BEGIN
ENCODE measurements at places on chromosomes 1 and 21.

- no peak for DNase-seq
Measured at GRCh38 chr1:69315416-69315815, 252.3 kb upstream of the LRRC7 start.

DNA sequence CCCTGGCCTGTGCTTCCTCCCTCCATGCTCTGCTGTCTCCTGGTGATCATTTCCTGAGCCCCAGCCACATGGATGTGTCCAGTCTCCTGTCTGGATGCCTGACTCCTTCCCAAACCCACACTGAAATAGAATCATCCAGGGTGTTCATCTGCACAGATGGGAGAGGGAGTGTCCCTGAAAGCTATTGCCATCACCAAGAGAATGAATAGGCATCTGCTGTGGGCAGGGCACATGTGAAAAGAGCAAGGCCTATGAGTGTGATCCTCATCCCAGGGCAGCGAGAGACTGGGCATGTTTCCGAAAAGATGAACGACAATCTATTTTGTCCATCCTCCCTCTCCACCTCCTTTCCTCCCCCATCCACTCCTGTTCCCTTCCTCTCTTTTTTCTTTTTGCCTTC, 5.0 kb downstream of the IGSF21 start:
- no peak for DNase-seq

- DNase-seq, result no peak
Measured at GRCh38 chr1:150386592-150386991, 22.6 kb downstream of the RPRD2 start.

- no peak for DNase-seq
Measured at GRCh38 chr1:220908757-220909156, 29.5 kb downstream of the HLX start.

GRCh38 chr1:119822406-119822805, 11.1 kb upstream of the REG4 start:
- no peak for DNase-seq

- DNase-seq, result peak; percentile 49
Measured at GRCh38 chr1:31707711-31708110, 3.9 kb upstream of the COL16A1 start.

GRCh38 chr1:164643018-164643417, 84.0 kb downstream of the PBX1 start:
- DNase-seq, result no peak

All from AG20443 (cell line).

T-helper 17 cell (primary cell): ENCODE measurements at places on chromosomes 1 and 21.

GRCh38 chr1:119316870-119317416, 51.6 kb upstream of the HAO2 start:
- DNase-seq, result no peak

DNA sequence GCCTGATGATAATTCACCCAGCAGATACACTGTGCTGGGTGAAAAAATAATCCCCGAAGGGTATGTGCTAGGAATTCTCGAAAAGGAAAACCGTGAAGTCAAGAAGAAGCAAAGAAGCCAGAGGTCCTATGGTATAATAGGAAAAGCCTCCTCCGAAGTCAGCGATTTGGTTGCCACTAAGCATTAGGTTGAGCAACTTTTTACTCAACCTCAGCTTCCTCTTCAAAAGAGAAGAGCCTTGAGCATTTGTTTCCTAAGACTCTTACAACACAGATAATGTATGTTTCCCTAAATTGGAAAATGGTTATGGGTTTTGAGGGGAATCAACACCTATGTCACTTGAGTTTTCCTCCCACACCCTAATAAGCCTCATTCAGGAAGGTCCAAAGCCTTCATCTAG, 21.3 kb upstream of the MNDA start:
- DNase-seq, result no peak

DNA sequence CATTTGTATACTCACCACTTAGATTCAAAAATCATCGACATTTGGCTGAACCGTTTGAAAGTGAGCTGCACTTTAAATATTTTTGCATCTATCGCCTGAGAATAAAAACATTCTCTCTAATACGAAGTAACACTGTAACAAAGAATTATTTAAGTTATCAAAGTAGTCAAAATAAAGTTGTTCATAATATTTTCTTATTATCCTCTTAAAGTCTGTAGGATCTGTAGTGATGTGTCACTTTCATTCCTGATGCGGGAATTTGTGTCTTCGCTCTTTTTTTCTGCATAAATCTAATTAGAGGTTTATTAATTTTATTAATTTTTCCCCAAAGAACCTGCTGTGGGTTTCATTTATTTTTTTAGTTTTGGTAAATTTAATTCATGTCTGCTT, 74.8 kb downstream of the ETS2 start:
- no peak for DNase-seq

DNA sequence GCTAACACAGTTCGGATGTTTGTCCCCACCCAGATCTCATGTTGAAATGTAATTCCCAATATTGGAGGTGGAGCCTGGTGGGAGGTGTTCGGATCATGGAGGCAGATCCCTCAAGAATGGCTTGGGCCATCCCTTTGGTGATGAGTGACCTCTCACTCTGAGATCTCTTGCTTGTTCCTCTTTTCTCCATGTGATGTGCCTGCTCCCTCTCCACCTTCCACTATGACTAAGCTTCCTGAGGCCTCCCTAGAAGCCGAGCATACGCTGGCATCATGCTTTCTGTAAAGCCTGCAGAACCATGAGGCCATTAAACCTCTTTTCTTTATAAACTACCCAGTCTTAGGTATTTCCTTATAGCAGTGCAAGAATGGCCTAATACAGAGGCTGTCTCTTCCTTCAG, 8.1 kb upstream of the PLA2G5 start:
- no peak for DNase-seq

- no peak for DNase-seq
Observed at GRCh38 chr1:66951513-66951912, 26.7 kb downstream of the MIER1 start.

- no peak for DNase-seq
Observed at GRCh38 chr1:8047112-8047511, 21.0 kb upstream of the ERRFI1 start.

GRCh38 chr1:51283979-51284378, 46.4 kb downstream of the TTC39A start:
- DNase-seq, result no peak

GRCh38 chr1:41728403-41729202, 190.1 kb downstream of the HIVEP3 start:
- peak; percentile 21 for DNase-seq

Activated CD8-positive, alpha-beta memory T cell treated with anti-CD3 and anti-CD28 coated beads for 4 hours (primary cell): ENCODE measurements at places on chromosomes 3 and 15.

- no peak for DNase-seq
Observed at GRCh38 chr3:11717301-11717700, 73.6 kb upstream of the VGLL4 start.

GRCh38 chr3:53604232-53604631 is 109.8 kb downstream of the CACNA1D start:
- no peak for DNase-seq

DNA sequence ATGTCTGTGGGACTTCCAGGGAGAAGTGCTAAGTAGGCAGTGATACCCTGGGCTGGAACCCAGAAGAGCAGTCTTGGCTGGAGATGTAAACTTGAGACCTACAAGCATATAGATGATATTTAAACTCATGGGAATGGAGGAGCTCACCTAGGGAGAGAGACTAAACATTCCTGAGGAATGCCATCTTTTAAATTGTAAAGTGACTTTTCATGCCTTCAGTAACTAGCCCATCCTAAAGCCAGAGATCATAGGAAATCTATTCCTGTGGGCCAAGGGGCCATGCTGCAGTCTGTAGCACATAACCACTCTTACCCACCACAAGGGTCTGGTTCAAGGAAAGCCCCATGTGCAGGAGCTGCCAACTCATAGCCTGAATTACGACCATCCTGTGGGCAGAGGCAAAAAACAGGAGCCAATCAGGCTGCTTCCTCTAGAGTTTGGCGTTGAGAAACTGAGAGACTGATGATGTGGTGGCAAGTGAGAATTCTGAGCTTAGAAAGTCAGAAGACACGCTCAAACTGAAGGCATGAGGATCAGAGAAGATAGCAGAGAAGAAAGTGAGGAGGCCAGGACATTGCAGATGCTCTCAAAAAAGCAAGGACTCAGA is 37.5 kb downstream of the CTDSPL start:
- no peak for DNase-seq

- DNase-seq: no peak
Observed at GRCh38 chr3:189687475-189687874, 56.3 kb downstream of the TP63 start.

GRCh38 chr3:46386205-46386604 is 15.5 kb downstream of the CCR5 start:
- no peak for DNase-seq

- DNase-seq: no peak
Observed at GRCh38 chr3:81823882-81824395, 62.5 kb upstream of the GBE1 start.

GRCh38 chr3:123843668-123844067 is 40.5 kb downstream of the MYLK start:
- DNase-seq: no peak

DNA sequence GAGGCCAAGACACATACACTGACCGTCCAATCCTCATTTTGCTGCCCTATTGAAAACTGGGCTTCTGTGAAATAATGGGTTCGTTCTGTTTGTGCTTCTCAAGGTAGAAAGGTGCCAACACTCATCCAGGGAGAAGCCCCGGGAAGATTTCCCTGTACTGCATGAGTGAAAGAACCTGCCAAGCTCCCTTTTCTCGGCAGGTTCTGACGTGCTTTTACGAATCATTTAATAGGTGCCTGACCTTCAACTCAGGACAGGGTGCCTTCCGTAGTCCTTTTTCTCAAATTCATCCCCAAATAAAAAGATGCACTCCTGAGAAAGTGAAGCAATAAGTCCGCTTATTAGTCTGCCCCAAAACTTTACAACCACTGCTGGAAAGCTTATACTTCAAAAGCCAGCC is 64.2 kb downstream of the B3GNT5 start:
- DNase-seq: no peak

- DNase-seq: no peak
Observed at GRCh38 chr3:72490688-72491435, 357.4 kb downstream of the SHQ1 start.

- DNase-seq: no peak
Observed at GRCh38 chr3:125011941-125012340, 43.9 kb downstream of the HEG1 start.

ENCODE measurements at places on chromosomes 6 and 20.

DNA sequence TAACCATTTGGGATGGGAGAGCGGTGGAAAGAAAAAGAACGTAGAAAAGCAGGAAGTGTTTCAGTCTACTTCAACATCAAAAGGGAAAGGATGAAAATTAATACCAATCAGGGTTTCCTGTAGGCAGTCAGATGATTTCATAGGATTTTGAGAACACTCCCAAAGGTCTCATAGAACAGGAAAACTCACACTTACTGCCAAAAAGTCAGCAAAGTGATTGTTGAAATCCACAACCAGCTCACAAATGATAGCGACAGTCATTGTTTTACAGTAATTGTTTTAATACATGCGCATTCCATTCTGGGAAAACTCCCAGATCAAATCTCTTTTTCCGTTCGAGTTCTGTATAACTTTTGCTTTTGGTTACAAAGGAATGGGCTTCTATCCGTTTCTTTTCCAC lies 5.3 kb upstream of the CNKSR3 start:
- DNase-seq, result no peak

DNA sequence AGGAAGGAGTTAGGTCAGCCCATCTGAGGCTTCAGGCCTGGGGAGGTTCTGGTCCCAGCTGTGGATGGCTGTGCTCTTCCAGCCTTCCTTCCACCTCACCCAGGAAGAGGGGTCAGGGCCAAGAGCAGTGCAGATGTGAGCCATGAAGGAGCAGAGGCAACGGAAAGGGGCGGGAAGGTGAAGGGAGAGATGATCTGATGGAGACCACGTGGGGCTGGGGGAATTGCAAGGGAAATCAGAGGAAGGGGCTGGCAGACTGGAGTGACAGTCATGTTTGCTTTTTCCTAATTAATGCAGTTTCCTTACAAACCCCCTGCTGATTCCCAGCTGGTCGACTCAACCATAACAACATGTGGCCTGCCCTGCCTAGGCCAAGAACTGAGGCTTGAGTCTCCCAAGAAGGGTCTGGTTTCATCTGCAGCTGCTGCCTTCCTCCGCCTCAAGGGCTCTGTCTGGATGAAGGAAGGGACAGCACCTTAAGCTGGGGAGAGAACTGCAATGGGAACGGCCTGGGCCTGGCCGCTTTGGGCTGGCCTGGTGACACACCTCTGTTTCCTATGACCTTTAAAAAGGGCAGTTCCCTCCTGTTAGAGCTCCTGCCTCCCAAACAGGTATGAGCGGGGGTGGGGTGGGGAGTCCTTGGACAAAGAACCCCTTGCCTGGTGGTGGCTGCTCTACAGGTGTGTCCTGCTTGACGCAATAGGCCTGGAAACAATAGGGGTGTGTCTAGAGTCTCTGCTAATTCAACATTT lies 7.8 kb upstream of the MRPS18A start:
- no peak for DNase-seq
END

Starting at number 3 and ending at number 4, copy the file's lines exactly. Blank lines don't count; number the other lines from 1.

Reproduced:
Measured at GRCh38 chr1:69315416-69315815, 252.3 kb upstream of the LRRC7 start.

DNA sequence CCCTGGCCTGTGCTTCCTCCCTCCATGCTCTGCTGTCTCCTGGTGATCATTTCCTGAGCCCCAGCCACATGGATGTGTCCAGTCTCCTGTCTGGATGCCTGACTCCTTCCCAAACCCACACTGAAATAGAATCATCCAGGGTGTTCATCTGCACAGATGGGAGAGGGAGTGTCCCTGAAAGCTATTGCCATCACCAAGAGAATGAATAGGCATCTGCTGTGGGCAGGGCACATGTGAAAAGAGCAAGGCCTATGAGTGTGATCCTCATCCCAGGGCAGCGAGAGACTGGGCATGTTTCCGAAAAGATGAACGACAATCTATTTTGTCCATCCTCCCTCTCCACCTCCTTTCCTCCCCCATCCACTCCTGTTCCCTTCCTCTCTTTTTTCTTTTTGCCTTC, 5.0 kb downstream of the IGSF21 start: